Losing Simiyu – a lesson in grief

I dreamt that we were face to face once more, laughing at nothing outside T-mall. You were so happy, so honest, and I whiffed in the fresh air that was your authenticity. It always was an odd combination- your charm and sincerity. You were dressed immaculately, something like a king. In your absurdly large hands (yes, even now I will make fun of you) you clutched your car keys. Then you smiled down at me. Your eyes were glittering with hope and the determination that is your hallmark. I took it all in, standing next to you, talking to you. Life was making sense once more and there was no strange ache in my heart. I closed my eyes in the sun but yours were open.

Somewhere in the back of my mind I pictured your mother and sisters waiting for you to take home the groceries. Their world wasn’t shattered and we all weren’t hurting for them. You were going to go to med school, and finally decide on a girlfriend, whom I swore to loathe! We laughed at this, knowing fully well that I would in fact stand up for her if you ever fought. And you were going to ‘sort me out’ with your sister’s clothes any time I was sent back by a fashion cop. It always amused you, this concept of students being sent away from school because they weren’t dressed ‘decently’ enough. I could see the laughter dancing in your eyes when I complained about my encounters with them. We were no longer kids in primary school; even high school seemed like a life time ago. All those tough times- boarding school, drama at home, they were all behind us. What a laugh it all was now! Our lives stretched out before us, two green carpets leading to an orange sunset with a blue sky all the way. I dreamt in colour… Colour. So much colour.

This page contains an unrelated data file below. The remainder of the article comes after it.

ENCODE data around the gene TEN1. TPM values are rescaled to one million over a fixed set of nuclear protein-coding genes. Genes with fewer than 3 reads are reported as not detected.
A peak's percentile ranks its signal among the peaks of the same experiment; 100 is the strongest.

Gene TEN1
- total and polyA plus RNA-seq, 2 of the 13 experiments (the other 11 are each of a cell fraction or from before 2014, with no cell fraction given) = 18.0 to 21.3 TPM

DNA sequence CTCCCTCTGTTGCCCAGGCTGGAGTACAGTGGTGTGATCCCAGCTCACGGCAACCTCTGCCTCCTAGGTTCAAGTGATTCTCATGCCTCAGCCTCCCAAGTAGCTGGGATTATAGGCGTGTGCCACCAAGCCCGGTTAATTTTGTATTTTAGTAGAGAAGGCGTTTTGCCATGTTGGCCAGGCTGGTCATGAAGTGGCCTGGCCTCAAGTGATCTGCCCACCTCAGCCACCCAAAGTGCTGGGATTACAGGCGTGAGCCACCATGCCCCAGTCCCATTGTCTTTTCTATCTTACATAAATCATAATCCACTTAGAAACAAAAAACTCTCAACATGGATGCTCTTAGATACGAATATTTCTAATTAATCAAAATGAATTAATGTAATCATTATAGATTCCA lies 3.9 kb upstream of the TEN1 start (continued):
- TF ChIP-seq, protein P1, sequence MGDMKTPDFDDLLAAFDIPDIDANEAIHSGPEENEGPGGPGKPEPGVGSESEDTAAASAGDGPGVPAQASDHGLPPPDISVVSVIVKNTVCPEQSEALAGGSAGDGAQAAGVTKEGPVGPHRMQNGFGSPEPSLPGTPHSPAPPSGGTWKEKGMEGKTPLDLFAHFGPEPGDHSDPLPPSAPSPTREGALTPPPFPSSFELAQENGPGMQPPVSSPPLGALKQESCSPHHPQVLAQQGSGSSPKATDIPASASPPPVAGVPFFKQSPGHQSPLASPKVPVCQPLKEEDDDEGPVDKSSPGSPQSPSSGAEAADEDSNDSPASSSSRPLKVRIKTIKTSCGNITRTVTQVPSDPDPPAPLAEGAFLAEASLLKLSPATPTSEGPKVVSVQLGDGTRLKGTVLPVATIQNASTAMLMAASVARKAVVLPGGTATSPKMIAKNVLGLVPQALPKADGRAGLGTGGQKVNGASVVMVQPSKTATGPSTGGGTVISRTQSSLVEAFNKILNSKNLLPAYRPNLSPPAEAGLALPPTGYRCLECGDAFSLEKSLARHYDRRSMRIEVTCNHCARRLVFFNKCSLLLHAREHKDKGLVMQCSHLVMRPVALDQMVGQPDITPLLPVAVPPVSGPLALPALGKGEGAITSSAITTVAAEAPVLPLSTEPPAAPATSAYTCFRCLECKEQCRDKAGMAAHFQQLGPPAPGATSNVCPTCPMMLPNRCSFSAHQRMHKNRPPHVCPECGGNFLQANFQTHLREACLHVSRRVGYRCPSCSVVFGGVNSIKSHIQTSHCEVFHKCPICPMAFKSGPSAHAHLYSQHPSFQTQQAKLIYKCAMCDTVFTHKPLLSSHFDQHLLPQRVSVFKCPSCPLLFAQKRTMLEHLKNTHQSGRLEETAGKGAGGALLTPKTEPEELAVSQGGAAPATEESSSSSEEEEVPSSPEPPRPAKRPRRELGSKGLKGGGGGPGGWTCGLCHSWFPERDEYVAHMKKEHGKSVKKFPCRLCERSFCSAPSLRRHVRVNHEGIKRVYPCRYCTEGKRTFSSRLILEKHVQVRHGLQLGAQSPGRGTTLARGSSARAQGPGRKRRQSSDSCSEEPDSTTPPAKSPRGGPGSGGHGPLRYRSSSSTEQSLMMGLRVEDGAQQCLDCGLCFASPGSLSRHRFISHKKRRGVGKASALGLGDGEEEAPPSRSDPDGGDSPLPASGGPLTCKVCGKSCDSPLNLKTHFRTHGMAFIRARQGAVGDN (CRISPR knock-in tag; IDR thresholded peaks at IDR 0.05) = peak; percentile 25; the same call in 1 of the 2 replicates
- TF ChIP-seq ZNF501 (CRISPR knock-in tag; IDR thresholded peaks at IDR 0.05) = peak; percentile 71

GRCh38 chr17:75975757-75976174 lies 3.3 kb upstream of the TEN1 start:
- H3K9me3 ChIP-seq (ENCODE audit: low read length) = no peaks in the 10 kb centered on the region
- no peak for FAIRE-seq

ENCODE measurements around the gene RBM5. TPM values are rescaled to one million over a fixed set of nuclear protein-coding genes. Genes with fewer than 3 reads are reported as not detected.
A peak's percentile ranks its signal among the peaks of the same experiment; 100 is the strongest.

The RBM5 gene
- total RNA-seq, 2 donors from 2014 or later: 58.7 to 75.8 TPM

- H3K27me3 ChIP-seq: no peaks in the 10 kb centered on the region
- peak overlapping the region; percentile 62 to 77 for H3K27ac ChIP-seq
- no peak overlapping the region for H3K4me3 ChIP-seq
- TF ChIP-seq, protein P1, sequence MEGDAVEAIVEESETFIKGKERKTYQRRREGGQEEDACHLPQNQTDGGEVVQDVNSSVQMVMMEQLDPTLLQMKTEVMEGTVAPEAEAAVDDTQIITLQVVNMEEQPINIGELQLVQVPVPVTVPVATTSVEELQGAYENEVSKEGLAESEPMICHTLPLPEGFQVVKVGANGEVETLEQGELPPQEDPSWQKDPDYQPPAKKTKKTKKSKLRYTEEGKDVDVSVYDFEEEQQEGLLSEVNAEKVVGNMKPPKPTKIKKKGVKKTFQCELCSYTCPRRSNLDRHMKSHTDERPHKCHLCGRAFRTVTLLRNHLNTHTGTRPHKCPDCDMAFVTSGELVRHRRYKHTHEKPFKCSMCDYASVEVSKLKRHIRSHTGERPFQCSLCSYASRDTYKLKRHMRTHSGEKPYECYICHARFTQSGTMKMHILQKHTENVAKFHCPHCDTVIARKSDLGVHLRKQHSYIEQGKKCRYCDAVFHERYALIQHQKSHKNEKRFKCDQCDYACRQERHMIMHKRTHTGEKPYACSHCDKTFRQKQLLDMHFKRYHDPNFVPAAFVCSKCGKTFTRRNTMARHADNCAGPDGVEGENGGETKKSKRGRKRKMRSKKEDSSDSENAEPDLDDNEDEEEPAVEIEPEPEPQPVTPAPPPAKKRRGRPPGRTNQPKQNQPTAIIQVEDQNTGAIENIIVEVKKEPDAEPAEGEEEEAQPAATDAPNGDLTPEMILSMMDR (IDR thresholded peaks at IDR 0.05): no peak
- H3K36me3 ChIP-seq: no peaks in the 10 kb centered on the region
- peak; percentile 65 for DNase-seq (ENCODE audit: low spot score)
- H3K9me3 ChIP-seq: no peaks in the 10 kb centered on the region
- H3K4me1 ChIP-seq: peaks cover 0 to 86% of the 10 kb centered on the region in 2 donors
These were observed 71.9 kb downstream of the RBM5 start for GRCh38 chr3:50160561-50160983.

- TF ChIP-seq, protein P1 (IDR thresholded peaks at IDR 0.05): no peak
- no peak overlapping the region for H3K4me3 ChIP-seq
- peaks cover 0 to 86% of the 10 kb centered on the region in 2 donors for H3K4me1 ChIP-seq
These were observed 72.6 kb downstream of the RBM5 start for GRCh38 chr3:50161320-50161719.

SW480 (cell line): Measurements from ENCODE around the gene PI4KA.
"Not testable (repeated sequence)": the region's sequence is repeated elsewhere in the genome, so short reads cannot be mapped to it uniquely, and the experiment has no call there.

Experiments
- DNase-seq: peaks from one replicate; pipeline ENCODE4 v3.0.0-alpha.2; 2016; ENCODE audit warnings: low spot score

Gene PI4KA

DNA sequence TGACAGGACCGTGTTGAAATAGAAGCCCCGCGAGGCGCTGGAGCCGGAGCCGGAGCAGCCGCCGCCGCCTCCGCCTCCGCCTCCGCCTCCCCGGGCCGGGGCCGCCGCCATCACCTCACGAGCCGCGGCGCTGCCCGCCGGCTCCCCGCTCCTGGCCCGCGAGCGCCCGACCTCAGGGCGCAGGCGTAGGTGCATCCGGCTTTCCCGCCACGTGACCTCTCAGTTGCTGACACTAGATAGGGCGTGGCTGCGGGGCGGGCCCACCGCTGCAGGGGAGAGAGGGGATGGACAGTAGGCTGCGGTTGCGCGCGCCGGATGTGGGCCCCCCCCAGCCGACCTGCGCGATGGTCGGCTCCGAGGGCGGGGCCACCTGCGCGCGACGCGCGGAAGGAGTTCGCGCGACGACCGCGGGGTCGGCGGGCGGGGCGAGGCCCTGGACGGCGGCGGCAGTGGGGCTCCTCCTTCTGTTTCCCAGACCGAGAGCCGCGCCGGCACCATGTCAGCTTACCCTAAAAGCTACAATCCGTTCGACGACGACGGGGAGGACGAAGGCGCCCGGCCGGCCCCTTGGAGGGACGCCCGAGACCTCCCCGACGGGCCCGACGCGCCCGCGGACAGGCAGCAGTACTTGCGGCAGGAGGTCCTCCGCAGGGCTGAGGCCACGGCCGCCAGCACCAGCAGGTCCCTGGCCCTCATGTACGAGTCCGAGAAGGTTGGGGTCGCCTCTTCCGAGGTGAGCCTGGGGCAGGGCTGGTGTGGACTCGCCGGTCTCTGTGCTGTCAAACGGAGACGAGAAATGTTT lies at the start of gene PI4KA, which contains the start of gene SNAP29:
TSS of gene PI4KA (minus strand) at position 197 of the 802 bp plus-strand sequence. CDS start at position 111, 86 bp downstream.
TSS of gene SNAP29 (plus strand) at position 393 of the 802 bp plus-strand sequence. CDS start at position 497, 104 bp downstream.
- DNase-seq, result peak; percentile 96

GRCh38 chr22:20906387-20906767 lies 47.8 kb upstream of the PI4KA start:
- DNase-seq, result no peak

Then I woke up, elated, sure of it all. But it wasn’t true. Your eyes were closed, our plans ruined, the pain of losing you real and harsh. When I crossed the street outside T-mall that morning I was bewildered, not seeing you there as I was sure I would. It was a mean joke and I’m sure you’d have laughed at me. Isn’t it funny, how you are gone, yet it is we who have to learn to live again? For a while I was angry that you had to leave, seemingly so soon and so tragically. I felt that though you had fought long and hard, the rest of us hadn’t done enough. Not yet. There were still fundraisers and treatments and prayers to be said. So I refused to believe it, even when your cousins printed out T-shirts labelled ‘the king is dead’. And when I saw you one last time I told our friend, he looks like he’s just asleep. I didn’t say goodbye.


David Simiyu was a kind and brilliant young man. A great sportsman, he was captain of his high school rugby team. He was a bright student who was set to pursue a career in medicine. Above all, he was loyal friend and loving son and brother. He always put others before him and carried himself with integrity and bravery. David lived well. He died after a two year battle with Leukemia, ending his most inspiring run yet. His life is a testimony of how precious the human life is, and that even in strife; we can still love and overcome. Man, even at such a young age, you really set the bar high as far as legacies go. Until we meet again, we miss you.


In celebration of the life of David Simiyu, who was an excellent person. These words are still not enough to express the void you left. The king still lives.

Jentrix Wanyama